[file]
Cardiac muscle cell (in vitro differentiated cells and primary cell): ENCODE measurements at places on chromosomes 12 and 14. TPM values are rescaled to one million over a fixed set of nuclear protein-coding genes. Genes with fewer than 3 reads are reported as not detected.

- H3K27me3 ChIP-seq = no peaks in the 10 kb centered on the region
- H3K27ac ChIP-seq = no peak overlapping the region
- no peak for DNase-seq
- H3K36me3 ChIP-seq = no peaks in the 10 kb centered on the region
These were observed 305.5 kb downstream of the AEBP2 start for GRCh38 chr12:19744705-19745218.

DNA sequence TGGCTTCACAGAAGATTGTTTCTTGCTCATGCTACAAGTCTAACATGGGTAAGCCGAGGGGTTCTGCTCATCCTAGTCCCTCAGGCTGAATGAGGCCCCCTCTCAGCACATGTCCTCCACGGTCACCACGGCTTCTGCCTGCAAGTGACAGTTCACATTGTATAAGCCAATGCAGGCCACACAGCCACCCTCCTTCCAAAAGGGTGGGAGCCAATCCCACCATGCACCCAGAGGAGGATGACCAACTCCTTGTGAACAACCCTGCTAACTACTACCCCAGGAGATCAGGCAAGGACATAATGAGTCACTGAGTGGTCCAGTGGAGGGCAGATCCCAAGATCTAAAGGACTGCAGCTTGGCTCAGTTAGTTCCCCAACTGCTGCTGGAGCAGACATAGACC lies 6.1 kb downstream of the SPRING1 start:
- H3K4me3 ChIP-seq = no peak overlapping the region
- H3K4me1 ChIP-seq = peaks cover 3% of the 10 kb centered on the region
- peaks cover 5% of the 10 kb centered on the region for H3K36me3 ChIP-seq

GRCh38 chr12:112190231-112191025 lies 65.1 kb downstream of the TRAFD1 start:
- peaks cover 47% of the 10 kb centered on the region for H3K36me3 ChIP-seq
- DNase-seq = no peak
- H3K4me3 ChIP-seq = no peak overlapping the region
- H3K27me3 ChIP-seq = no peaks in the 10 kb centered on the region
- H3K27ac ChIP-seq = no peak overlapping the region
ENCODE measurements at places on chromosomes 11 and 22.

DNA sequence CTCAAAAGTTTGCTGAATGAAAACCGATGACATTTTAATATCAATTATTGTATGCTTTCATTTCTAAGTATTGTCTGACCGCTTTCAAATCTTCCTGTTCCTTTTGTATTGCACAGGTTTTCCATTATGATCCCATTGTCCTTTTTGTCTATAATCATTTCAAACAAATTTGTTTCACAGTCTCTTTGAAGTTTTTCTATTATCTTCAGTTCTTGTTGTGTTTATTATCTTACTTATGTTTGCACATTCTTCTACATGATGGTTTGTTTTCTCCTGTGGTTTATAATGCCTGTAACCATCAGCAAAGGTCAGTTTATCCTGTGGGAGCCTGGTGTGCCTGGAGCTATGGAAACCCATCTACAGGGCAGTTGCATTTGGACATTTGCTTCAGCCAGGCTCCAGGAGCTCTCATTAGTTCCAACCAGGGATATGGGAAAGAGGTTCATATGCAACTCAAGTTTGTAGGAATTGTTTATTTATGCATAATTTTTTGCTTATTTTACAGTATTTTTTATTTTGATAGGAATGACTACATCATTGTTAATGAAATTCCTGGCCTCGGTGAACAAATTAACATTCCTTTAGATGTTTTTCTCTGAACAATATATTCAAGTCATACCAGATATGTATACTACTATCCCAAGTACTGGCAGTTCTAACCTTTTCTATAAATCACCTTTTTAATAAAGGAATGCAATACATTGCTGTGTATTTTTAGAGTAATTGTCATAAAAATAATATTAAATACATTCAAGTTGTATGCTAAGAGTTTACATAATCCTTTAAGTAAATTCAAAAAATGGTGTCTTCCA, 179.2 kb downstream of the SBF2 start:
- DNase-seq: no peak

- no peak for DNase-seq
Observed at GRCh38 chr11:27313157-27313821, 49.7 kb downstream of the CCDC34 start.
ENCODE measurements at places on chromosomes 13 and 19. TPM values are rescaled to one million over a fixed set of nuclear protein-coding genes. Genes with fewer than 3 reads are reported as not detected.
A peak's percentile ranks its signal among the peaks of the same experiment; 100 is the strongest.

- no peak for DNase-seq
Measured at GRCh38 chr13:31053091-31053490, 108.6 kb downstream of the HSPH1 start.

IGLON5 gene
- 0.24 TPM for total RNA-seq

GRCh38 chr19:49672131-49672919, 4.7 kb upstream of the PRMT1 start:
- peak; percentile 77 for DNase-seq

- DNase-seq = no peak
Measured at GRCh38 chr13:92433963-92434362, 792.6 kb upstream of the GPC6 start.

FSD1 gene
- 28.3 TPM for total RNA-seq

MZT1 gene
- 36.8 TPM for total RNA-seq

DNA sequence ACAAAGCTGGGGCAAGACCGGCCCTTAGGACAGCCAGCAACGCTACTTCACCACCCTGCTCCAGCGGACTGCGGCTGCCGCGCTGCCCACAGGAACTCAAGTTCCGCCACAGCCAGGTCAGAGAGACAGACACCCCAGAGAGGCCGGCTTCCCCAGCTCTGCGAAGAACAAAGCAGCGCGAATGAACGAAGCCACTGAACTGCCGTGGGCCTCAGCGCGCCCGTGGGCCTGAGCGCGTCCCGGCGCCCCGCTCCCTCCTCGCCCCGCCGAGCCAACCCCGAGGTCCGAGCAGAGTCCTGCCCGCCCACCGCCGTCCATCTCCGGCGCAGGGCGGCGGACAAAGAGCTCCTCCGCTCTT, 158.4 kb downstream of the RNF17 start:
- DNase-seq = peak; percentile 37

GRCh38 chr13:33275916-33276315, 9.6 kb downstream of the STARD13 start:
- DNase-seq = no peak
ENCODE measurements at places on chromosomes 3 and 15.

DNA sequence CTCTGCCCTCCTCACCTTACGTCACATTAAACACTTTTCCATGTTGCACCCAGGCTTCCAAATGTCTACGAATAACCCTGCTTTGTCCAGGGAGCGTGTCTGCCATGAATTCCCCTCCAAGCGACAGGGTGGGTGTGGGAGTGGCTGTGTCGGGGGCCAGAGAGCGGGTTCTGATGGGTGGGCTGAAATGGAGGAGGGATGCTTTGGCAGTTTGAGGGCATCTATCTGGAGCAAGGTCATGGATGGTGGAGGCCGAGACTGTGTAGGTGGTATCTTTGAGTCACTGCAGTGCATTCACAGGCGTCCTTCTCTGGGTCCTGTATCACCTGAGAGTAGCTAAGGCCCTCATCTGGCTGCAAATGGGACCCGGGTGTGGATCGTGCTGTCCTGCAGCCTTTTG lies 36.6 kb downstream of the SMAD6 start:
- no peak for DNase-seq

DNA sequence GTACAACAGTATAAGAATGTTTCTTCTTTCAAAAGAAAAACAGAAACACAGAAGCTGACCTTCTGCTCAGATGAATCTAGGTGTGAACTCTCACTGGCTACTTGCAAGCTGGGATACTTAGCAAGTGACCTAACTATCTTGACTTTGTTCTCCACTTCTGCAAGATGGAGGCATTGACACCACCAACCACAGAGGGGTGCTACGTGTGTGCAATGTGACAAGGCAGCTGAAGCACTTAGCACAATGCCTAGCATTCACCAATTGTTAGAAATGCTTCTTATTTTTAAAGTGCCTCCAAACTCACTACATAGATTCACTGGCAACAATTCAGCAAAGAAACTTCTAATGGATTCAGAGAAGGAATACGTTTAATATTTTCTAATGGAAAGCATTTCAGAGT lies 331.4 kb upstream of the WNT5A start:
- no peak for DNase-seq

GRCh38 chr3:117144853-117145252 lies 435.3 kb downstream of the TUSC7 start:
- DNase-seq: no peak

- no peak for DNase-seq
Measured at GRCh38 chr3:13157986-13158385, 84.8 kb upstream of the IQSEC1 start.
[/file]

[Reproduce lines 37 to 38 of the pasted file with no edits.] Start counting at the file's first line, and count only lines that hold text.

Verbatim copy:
- DNase-seq = peak; percentile 37

GRCh38 chr13:33275916-33276315, 9.6 kb downstream of the STARD13 start: